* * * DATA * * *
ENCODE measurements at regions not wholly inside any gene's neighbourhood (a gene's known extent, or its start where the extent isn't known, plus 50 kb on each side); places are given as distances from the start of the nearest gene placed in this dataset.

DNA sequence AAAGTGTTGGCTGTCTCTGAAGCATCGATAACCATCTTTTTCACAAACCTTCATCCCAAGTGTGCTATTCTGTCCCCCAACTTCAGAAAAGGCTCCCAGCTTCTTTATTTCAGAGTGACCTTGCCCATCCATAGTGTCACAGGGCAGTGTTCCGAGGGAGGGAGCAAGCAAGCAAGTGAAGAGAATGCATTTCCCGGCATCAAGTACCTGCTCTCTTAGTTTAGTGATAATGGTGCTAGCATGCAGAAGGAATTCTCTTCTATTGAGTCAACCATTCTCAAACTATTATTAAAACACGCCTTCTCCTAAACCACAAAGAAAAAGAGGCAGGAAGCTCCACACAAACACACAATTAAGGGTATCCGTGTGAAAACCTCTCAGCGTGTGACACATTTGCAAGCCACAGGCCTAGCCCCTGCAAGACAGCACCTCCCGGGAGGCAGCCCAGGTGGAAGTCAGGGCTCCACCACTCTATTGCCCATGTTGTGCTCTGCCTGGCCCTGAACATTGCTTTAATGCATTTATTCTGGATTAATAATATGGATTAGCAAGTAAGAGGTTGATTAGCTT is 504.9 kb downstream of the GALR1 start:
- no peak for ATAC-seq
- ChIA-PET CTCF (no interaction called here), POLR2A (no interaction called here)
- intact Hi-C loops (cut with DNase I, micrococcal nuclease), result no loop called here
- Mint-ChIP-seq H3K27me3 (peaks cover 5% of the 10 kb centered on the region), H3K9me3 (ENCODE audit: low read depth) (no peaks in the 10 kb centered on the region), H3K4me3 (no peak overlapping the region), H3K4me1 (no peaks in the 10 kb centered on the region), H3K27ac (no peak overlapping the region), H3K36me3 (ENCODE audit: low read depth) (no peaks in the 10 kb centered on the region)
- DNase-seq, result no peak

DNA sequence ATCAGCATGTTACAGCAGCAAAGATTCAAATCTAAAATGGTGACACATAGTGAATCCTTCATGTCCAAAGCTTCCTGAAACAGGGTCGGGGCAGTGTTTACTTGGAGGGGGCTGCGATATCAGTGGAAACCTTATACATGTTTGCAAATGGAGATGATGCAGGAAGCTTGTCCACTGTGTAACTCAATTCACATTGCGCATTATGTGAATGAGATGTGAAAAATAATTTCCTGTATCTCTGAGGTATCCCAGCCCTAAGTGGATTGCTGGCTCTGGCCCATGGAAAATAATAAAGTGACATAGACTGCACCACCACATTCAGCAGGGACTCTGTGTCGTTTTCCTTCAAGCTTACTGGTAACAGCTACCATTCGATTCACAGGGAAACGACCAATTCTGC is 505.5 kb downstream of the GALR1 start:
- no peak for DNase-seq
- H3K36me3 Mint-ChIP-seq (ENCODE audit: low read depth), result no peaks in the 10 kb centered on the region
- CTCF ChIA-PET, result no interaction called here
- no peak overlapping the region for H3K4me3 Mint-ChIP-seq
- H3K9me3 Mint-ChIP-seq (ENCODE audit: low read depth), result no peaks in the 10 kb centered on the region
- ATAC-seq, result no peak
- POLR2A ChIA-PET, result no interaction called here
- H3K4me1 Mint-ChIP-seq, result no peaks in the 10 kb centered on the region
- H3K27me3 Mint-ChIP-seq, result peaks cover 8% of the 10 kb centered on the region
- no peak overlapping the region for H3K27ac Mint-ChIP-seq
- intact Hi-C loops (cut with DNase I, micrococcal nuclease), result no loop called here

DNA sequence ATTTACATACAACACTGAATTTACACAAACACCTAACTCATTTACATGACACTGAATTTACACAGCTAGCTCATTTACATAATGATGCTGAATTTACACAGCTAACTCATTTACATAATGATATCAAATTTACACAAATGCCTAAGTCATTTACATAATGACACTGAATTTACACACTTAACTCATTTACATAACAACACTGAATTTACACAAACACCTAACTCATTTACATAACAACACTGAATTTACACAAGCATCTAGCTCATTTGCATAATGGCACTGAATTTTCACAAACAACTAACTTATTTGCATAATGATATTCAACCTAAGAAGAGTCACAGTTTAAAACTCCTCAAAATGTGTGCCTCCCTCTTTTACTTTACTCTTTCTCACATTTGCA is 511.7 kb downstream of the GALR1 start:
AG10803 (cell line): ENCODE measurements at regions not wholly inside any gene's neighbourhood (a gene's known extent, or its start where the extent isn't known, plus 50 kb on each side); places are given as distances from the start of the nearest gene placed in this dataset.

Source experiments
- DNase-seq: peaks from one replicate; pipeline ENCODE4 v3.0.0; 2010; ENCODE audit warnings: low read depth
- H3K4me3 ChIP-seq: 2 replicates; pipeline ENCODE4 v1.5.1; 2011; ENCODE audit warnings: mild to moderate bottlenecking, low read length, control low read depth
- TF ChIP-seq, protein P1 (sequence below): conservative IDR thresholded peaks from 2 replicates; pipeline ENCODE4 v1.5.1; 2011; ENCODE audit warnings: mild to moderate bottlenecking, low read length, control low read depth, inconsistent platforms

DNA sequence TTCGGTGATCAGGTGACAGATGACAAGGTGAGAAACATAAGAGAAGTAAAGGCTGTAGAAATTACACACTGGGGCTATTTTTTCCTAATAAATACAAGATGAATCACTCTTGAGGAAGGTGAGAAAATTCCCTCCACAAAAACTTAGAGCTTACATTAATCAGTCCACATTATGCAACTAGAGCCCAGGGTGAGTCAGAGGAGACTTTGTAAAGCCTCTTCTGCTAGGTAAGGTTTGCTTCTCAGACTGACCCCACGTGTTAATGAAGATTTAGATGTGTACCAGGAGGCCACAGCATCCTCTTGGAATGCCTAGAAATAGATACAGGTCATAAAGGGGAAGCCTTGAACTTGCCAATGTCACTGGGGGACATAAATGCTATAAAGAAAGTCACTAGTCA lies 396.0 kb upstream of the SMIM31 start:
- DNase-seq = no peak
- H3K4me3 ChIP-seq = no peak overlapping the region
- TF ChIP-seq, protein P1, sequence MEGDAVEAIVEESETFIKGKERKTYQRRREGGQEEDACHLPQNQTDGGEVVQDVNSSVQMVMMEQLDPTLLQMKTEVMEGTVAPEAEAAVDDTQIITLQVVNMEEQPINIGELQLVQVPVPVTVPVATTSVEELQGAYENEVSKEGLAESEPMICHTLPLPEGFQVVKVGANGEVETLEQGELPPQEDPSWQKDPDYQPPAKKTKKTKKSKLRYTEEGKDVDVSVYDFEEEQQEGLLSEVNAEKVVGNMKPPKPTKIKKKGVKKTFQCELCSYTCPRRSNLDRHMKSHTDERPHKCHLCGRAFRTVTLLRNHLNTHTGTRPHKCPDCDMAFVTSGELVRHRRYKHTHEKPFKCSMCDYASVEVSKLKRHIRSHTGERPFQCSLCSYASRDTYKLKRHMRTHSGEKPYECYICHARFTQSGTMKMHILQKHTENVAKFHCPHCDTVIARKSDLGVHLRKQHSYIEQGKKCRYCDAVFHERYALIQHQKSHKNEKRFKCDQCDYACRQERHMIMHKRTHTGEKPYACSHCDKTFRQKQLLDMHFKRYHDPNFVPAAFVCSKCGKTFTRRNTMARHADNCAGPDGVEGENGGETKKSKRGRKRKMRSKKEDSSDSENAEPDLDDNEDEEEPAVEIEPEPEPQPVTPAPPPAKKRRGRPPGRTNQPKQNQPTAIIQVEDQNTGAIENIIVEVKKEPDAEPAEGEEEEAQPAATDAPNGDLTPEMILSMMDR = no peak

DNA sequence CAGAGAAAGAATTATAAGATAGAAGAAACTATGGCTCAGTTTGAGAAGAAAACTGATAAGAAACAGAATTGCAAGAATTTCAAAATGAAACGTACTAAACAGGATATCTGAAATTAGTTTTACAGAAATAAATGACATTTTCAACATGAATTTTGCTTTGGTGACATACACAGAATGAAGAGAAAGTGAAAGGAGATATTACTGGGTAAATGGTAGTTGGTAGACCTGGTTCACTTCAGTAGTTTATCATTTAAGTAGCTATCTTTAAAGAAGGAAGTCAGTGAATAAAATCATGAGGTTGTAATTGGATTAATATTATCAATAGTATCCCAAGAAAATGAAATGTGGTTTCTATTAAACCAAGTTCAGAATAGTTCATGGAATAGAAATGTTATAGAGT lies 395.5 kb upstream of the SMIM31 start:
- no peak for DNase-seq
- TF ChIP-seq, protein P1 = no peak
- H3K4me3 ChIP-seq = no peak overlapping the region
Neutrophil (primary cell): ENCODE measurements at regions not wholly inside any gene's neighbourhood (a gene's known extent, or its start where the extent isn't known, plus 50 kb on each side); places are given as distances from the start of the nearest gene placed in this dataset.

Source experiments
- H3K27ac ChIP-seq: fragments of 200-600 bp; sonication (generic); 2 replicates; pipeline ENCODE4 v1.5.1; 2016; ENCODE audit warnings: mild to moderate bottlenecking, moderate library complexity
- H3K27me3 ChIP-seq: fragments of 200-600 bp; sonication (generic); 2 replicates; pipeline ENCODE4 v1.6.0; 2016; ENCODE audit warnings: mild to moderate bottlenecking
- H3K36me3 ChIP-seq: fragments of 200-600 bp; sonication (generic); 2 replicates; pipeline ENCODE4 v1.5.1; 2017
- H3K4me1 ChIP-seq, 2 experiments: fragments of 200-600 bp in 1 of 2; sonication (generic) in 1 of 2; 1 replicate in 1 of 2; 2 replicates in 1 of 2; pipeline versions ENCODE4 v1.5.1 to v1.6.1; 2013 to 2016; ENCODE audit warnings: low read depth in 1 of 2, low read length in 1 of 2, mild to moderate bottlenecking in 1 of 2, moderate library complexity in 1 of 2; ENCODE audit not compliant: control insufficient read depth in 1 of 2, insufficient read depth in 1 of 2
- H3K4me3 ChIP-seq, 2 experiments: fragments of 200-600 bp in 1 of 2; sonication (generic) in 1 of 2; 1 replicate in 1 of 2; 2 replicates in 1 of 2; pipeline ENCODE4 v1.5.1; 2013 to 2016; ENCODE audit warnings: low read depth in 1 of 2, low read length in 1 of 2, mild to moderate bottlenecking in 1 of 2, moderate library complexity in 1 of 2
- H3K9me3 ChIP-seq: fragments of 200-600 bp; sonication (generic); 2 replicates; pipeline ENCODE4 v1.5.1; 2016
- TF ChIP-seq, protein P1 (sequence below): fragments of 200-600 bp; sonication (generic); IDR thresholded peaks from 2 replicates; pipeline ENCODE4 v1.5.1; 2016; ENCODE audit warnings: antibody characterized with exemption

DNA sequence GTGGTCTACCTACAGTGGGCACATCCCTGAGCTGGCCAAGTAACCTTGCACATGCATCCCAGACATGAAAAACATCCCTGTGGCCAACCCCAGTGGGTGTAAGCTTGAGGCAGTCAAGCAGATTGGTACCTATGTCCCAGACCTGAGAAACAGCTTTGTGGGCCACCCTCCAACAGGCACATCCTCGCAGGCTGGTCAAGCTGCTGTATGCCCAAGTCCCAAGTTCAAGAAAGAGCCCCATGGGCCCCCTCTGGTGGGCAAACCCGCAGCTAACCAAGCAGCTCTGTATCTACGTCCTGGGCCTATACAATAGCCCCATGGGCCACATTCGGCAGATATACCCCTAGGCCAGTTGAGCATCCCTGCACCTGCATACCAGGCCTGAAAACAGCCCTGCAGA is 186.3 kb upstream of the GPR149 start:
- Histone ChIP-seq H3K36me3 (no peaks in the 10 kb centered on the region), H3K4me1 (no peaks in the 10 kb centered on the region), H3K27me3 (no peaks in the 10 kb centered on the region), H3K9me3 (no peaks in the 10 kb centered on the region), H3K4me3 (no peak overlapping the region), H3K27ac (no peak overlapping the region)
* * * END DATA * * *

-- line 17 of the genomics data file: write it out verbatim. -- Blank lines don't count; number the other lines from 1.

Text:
- H3K27me3 Mint-ChIP-seq, result peaks cover 8% of the 10 kb centered on the region